IRS News Release  
May 03, 1995

IRS Checking That Businesses
Comply with Cash Reporting Rules

WASHINGTON - The Internal Revenue Service will conduct a nationwide consolidated compliance effort this Spring that will include educating businesses and non-bank financial institutions, such as check cashing and currency exchanging businesses, of their responsibilities to report cash received in large sums.

When businesses comply with these rules it helps the IRS catch people who pay cash for big ticket items or services, such as cars, jewelry, or legal services, in order to cover up income.

This Spring, the IRS may visit motorcycle, auto and boat dealers, antique and art dealers, auction houses, jewelers, law firms, real estate and insurance agencies, and court clerks, among other businesses.

According to the IRS, businesses, as well as court clerks, that receive more than $10,000 in cash in a single transaction, or a series of related transactions within twelve months, must report it within 15 days on Form 8300, "Report of Cash Payments Over $10,000 Received in a Trade or Business."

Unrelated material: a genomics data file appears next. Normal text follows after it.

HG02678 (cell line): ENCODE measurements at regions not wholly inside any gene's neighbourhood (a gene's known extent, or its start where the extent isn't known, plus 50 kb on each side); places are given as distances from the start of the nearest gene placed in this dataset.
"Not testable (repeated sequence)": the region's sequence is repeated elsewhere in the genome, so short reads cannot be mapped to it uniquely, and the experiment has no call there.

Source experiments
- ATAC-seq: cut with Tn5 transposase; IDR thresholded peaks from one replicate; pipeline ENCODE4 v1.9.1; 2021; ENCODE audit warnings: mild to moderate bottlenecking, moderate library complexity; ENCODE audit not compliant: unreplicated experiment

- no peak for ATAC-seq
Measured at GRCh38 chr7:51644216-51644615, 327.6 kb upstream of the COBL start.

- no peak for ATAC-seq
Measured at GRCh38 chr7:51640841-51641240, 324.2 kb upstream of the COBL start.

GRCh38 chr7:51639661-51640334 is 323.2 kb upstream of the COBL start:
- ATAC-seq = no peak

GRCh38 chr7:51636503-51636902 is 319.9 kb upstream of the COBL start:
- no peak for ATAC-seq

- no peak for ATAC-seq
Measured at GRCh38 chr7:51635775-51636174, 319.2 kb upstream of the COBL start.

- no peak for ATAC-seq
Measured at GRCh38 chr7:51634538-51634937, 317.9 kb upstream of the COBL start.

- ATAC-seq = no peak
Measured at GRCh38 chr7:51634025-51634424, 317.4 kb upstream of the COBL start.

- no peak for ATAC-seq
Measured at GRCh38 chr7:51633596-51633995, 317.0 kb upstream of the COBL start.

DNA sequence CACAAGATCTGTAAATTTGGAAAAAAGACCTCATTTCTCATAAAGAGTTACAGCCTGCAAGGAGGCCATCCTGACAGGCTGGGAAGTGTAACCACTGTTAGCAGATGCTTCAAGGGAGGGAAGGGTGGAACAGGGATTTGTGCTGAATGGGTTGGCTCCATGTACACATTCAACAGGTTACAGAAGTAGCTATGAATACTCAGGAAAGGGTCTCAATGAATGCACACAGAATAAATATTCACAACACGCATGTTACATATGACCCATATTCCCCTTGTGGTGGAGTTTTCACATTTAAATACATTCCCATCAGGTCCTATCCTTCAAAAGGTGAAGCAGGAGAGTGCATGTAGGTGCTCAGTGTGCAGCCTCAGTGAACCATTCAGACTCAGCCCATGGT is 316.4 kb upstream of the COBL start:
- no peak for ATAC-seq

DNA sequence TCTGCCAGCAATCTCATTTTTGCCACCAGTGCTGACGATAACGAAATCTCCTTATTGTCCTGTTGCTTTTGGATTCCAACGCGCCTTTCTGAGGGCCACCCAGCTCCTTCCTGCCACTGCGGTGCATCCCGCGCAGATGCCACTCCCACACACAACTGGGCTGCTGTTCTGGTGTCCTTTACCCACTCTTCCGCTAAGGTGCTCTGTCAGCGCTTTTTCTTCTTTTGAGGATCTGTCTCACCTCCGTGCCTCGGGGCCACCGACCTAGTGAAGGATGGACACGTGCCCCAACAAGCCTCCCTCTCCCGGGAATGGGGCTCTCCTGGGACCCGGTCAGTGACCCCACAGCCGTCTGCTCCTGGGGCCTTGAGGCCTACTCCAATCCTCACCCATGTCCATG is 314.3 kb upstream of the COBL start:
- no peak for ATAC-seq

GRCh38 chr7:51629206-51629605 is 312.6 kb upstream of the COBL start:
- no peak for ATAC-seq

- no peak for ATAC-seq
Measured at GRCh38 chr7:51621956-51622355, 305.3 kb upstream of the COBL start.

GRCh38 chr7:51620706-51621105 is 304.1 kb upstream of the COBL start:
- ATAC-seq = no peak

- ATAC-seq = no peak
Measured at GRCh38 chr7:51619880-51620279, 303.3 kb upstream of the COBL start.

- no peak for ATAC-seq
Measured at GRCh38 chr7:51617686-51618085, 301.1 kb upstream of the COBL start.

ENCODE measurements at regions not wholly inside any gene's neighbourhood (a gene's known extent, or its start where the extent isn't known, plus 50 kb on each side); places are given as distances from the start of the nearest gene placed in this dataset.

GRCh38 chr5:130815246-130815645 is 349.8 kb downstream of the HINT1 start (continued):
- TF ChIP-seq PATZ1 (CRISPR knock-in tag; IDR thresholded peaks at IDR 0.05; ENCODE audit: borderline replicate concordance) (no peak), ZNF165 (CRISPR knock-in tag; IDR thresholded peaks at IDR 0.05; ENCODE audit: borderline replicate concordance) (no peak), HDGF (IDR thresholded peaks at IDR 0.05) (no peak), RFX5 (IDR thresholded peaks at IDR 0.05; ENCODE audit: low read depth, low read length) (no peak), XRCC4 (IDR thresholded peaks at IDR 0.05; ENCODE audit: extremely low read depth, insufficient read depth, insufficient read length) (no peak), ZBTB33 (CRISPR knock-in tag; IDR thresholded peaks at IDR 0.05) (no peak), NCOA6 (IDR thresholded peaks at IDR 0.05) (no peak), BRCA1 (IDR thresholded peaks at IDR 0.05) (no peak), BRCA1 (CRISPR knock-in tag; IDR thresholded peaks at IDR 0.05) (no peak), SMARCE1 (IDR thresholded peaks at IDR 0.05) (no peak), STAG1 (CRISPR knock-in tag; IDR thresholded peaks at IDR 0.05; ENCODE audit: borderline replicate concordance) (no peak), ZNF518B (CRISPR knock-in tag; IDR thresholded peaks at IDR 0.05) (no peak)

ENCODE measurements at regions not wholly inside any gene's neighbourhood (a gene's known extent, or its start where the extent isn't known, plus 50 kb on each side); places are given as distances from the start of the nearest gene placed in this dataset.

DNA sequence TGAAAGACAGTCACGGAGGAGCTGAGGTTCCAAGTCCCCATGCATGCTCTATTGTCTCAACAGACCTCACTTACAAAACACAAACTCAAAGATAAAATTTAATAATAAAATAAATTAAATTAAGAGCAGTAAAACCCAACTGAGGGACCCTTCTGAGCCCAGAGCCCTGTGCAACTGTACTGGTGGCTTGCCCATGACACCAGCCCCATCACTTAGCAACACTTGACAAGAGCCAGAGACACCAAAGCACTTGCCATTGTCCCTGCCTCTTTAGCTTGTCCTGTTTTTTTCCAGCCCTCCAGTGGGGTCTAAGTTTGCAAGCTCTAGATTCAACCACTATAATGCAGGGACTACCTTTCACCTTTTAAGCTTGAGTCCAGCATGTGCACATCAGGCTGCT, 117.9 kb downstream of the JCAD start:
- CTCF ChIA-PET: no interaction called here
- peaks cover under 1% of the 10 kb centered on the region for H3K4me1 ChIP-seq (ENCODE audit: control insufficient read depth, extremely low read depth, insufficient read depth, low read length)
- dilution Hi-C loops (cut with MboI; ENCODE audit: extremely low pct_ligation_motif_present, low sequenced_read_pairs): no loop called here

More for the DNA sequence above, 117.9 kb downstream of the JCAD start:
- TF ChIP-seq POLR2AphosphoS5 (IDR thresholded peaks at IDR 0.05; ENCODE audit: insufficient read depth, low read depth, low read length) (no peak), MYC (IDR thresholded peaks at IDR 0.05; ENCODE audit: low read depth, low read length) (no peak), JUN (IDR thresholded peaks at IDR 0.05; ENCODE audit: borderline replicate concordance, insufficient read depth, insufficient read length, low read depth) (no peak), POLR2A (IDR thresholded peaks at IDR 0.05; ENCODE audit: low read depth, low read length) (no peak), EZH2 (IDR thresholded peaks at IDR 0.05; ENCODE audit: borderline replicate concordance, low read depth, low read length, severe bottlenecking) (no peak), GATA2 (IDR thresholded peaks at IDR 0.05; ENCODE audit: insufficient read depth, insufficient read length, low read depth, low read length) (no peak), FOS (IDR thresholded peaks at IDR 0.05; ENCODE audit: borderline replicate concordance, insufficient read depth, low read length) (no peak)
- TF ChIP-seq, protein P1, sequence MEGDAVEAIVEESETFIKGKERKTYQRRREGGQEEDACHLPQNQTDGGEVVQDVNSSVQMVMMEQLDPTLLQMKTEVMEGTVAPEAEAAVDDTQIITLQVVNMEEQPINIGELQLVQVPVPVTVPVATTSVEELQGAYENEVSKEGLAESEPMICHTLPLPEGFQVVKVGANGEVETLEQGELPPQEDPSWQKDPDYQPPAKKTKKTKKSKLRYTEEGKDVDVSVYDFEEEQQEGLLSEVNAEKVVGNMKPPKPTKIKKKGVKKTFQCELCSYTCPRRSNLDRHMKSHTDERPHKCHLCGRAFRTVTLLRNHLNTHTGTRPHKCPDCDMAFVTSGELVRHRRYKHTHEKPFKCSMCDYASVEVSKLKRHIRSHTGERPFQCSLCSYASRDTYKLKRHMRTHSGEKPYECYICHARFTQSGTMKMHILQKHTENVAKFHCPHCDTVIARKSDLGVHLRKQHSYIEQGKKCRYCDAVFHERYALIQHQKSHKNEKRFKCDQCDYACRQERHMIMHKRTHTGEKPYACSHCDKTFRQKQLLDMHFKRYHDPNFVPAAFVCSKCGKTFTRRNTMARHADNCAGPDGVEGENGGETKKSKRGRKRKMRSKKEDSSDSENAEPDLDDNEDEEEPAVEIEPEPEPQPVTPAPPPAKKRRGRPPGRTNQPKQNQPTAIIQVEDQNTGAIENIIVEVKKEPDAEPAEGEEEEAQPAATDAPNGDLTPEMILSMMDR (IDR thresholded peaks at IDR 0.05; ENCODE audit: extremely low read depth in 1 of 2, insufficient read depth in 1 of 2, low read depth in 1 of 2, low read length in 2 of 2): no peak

Non-bank financial institutions, except some casinos, must file Form 4789 , "Currency Transaction Report" (CTR), for cash sums received exceeding $10,000, as do banks, savings and loans, and credit unions.

The term "cash," for Form 8300 reporting purposes, may include cashier's and traveler's checks, bank drafts and money orders, all with face values of $10,000 or less. Personal checks are not considered cash.

The IRS can assess civil and criminal penalties on a business that does not file the correct forms, files fraudulent forms, or does not supply all pertinent information on the forms.

The penalties can be as much as $500,000 and 10 years imprisonment.

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